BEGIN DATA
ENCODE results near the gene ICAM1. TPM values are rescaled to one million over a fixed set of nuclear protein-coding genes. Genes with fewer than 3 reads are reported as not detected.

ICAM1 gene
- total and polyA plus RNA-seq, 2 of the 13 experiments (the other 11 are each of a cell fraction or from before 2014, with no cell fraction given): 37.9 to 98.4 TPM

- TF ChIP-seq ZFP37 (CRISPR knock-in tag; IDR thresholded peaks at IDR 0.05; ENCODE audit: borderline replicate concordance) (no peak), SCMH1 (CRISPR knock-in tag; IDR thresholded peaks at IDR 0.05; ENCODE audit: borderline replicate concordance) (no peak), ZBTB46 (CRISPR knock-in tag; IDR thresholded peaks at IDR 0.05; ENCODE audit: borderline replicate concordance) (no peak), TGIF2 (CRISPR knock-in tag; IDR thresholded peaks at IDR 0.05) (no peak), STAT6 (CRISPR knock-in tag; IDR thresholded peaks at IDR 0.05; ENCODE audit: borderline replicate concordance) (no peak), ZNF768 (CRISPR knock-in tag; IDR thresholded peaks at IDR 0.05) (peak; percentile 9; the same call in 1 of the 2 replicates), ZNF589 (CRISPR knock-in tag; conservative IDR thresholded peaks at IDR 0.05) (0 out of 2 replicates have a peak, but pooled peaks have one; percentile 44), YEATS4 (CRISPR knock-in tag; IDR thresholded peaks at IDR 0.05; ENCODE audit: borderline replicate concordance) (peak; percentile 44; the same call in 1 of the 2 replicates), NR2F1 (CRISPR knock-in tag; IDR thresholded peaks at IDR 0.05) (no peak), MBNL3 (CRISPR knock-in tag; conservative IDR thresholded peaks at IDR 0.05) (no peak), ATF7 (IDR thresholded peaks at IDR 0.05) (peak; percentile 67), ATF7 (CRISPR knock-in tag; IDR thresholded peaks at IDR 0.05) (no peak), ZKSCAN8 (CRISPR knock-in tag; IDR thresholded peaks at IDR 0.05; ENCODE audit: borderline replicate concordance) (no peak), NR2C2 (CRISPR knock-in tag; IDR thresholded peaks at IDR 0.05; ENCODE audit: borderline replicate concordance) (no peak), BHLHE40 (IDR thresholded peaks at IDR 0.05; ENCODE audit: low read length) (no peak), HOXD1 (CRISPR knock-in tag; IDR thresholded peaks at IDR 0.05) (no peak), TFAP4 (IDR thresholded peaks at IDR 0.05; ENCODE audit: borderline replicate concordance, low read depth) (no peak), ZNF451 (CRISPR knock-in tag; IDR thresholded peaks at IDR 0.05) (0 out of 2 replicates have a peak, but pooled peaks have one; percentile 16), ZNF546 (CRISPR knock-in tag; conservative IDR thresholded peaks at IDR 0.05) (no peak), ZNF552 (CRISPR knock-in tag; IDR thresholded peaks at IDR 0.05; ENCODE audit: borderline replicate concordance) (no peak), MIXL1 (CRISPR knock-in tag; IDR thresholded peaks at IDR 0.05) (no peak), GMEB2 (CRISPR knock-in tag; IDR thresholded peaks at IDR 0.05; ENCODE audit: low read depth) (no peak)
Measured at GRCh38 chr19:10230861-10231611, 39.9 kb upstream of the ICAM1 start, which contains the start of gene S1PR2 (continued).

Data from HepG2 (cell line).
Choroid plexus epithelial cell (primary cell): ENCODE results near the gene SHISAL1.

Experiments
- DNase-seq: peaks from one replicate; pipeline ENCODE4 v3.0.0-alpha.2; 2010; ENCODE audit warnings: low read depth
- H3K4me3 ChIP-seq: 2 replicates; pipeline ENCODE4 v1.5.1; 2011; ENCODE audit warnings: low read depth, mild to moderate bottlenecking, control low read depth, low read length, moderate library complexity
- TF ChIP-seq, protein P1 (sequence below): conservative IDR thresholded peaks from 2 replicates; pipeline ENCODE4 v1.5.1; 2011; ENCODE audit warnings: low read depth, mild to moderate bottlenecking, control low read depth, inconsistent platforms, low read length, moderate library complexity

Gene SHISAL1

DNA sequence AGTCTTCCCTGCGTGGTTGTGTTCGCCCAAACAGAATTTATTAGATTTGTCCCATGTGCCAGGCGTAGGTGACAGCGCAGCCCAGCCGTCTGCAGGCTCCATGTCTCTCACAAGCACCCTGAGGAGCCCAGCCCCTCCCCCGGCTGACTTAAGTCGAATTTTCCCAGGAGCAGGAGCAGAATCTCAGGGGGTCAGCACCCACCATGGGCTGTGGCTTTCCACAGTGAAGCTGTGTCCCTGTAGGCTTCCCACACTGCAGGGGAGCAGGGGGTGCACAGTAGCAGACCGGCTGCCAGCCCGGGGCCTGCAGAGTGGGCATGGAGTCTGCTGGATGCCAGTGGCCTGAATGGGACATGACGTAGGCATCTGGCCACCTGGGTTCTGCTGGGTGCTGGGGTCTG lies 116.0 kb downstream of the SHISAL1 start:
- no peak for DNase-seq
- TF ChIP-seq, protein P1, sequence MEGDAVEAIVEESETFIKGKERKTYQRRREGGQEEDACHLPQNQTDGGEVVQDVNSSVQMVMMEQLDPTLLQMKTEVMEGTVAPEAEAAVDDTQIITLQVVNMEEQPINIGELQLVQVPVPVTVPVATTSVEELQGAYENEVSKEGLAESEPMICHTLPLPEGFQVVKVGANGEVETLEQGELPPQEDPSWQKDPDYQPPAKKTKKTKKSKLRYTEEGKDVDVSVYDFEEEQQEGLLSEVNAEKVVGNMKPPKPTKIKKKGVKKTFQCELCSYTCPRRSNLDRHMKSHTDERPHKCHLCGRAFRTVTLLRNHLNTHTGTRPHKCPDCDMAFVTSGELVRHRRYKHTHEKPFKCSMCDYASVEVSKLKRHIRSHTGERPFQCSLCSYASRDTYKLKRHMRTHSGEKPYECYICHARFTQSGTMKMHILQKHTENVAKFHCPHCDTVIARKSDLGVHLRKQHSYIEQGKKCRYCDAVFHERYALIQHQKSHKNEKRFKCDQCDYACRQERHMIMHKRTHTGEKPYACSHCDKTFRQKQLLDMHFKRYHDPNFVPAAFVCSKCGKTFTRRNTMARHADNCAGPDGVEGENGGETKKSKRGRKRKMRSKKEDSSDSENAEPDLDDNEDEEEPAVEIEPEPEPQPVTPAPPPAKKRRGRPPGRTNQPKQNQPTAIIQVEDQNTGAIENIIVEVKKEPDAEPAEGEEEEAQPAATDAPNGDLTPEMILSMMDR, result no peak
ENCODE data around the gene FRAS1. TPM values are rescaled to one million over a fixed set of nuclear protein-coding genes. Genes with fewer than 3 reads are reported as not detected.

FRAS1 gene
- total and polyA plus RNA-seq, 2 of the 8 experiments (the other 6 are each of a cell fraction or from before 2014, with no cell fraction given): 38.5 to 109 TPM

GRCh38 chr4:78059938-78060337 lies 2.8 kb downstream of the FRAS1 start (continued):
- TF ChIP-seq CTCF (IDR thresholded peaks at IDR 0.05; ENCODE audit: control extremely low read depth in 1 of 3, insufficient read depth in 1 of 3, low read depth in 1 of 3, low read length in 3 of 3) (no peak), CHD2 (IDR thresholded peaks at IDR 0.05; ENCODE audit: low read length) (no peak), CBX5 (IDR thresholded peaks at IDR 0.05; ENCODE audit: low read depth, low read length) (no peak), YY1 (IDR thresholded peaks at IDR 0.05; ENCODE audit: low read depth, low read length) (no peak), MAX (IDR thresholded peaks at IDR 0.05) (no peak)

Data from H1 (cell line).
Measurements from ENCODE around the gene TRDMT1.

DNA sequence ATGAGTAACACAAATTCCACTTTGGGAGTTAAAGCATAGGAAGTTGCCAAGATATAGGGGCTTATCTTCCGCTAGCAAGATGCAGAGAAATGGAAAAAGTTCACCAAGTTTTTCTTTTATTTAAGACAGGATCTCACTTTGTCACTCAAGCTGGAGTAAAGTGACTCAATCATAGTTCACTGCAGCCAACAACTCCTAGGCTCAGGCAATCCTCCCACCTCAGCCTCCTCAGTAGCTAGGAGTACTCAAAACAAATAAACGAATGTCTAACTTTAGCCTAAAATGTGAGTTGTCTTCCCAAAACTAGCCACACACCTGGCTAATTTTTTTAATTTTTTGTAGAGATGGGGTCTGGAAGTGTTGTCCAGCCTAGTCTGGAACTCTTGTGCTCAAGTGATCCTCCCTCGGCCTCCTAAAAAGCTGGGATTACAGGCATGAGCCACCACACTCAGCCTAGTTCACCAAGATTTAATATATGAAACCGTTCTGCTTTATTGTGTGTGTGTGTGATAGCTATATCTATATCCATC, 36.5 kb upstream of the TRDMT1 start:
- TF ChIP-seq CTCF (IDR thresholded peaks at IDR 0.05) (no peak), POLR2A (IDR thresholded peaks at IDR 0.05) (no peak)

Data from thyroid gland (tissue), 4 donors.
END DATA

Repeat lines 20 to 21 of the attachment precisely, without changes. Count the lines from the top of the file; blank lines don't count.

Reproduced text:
- TF ChIP-seq CTCF (IDR thresholded peaks at IDR 0.05; ENCODE audit: control extremely low read depth in 1 of 3, insufficient read depth in 1 of 3, low read depth in 1 of 3, low read length in 3 of 3) (no peak), CHD2 (IDR thresholded peaks at IDR 0.05; ENCODE audit: low read length) (no peak), CBX5 (IDR thresholded peaks at IDR 0.05; ENCODE audit: low read depth, low read length) (no peak), YY1 (IDR thresholded peaks at IDR 0.05; ENCODE audit: low read depth, low read length) (no peak), MAX (IDR thresholded peaks at IDR 0.05) (no peak)

Data from H1 (cell line).